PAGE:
Imagine a situation. You have over 1,200 people at a banquet, gala dinner or awards ceremony. The guests have paid top dollar, they are here for the entertainment, but they’re really paying for the food and drink. Expectations are rightly high - they are in a unique and unusual venue after all - its splendid, it looks magnificent, aspirations are soaring. Then the kitchen runs out of food.


Anyone in events will tell you that there are many things a guest will forgive; AV failing, the speaker not quite hitting the mark, but running out of food is not one of them. With 42% of event feedback being about food, it is important an event organiser gets this aspect of their event right.


This is why #FORO exists, the event industry’s justified fear of running out.


However, #FORO makes us do some very strange things, which if we take a second look at, seem absolutely astounding. It’s not an uncommon statistic that the kitchen will prepare an extra 10% of meals to make sure the event is able to cater for additional or last-minute guests. With the growing amount of vegan, vegetarian, and free-from options, it’s often that this will be replicated in so called ‘specialist’ meals, as guests change their mind or have failed to tell the organisers their food preferences ahead of time. Sounds extreme, but when set under the context of having guests going home disappointed is it a risk worth taking?


Until now, possibly. However, if all goes swimmingly well, based on an over production of 10% of meals at a banquet for 1,200 people, you’re looking at the very real potential of 120 meals going to waste; that’s a lot.


However, let’s interrogate this wastage a little more. This isn’t a light meal we’re preparing here. At a banquet we are looking at a high value, high-quality meal. The very best meat and fish, indulgent deserts, expertly sourced and prepared.


Meat is an especially sensitive subject; one of the reasons why so many people are turning to plant-based diets is the massive environmental cost of rearing it.


Such is this extreme that our own Managing Director Jon Davies, is encouraging the industry to ‘treat beef like champagne’, something that should only be consumed on special occasions. Wasting such a high premium ingredient should not be done lightly.


The last 12 months have been full of event organisers really taking the lead in sustainable events, especially food. This is led by a massive shift in consumer behaviour towards food, but we still need to get the balance right between our need to produce ethical and responsible events, and our #FORO.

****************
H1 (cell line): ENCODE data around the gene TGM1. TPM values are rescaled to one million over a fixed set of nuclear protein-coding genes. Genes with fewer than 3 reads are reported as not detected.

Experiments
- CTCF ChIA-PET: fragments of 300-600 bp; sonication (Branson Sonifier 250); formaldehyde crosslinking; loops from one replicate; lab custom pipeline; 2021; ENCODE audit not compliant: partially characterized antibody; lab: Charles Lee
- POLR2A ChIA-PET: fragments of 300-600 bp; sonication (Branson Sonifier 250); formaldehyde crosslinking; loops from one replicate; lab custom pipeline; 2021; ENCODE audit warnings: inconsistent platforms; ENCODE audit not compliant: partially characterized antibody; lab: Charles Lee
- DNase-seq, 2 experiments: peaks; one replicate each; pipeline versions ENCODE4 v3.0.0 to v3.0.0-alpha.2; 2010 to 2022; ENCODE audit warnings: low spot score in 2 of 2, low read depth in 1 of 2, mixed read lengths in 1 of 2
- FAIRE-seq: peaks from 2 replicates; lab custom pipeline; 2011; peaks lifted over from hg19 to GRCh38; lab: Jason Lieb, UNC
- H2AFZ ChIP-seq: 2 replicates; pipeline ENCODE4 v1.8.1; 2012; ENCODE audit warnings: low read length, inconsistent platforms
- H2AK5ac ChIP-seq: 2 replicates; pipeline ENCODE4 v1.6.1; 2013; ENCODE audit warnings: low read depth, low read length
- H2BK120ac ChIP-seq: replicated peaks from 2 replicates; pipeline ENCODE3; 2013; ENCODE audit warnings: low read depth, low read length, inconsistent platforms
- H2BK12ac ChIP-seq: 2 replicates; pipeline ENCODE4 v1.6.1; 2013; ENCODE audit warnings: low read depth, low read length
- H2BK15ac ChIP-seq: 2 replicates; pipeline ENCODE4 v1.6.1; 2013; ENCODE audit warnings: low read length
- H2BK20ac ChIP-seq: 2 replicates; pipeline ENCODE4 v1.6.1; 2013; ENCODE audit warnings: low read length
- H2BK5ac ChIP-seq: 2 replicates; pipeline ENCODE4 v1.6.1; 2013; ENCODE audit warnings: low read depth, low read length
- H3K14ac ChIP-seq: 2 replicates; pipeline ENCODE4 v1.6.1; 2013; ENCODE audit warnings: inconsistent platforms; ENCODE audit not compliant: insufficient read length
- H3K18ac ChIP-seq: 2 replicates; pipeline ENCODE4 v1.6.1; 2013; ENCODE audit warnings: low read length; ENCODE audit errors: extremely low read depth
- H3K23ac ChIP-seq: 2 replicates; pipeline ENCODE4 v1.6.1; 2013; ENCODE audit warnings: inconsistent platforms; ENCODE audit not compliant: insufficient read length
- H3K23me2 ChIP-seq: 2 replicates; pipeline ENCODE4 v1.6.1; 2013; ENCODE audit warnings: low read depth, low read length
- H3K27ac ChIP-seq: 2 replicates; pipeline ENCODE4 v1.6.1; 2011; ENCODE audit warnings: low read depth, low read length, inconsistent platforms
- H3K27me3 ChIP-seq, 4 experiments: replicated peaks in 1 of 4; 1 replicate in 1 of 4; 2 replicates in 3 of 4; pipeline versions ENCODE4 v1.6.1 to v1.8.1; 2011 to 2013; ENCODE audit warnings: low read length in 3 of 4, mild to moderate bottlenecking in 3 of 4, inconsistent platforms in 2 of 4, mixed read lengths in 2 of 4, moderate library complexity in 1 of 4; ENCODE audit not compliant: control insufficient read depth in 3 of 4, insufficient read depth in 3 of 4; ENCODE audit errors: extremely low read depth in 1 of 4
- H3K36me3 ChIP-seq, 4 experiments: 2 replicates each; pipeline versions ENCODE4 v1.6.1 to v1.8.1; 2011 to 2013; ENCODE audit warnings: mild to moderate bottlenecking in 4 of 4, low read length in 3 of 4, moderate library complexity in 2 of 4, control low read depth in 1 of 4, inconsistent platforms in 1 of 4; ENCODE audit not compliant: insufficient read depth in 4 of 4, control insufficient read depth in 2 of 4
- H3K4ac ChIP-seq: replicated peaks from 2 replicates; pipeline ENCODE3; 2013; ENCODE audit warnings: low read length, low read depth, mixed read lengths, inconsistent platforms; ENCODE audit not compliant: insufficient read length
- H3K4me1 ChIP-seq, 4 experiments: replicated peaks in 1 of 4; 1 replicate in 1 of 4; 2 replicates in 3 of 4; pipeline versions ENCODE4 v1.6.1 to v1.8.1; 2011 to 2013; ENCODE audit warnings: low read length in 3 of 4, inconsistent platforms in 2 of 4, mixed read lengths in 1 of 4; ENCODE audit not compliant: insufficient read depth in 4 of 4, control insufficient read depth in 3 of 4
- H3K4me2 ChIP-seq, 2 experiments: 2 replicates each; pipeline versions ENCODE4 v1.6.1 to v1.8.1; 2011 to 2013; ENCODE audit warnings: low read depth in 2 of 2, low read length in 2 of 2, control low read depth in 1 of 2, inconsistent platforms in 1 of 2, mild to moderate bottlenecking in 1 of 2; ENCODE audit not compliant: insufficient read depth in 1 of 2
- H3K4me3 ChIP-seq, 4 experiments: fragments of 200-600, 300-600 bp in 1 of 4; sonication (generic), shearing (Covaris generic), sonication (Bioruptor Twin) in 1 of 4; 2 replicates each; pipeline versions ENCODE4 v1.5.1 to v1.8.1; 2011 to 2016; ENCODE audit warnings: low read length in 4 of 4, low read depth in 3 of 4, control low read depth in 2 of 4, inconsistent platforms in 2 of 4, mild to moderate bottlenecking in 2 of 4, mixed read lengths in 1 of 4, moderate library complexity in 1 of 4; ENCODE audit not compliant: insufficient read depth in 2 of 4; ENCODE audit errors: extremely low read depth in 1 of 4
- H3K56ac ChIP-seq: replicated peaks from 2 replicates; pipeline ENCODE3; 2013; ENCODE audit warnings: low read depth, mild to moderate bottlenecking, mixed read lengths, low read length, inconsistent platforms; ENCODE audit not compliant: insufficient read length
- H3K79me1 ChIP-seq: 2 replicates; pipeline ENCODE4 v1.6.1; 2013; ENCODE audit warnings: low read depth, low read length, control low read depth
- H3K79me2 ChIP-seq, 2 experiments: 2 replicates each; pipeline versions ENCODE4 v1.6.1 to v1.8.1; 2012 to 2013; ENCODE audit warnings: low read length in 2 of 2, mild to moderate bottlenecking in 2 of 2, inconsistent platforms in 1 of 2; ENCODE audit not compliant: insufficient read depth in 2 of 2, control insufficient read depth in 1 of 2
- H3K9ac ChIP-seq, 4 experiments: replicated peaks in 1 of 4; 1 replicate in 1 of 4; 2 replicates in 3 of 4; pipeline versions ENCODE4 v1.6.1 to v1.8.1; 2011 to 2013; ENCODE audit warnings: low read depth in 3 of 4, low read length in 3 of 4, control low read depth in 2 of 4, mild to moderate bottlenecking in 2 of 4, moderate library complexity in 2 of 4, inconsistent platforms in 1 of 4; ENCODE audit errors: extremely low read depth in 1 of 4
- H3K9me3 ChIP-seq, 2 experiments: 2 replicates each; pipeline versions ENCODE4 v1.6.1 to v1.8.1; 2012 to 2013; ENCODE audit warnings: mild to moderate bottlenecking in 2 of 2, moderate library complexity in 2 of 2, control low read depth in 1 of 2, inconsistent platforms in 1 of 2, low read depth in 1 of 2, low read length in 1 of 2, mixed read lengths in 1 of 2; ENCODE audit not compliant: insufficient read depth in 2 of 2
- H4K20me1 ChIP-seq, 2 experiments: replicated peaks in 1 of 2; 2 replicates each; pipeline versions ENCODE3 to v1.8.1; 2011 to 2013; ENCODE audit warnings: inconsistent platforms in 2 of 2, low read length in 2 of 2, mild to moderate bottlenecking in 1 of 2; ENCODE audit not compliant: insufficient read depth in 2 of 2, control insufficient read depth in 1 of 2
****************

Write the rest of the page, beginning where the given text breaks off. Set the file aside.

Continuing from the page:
Well, the good news is that we can have our cake (or beef) and eat it. Let’s face it, no one wants to water down a banquet, and there is little credit for an event organiser who looks cheap with their menu choices! So, here are a few thoughts from LVP as we look towards the future of event food, especially at a banquet …


Get chefs out into the event. This isn’t just about theatre, although it does add an extra layer of authenticity and interest for the guest, it’s about chefs pushing different food options and being able to regulate waste in real time. Imagine chef cooking stations, where food is finished, carved and presented to tables, more options are given to the guests from these stations, perhaps something that they would not have chosen before. It adds to the event experience, but moreover it goes to the heart of regulating waste.


Bring guests into the conversation, from the outset. If guests only knew how much some events waste, they’d be 100% on the side of the organiser looking to reduce it. So, speak to delegates from the outset; it’s a virtue and says a lot about the event’s values, it makes the delegates think about the cost of them not sharing dietary requirements or changing their minds. Make them a part of the conversation, it will be really rewarding for them.


Create new menu formats, plants then meat. There are stories of events (OK, not banquets … yet) that have gone completely vegan without making a major issue of it. In the end the food spoke for itself and the guests were pleasantly surprised, many of them didn’t even notice. The sign on the wall doesn’t have to say; ‘meat free’ it can just say ‘great food’. A less dramatic option is to use meat as a side or garnish, so it’s not the main aspect of the plate. Finally, with so many vegans, veggies and healthy eating guests out there, maybe it’s time to create a menu that doesn’t marginalise them, again, not veggie, not vegan, just great food.


These aren’t really bold ideas. Anyone who has seen the myriad of different options that are now presented to banqueting guests will attest that things have gotten very complicated recently. It’s no longer a 90/10 split between ‘the menu’ and the ‘specialist food’, maybe it’s time to give a selection, and maybe with the chefs out there on the floor, they can help each guest get a bespoke meal they choose.


It’s a nice way of innovating on the traditional event model, one that hasn’t changed for some time, and it could be really exciting. So, LVP are asking event organisers to think differently about food, let’s stem #FORO and all play a small part in helping our planet, while having a banquet which is definitely worth the price of the ticket!

Back to articles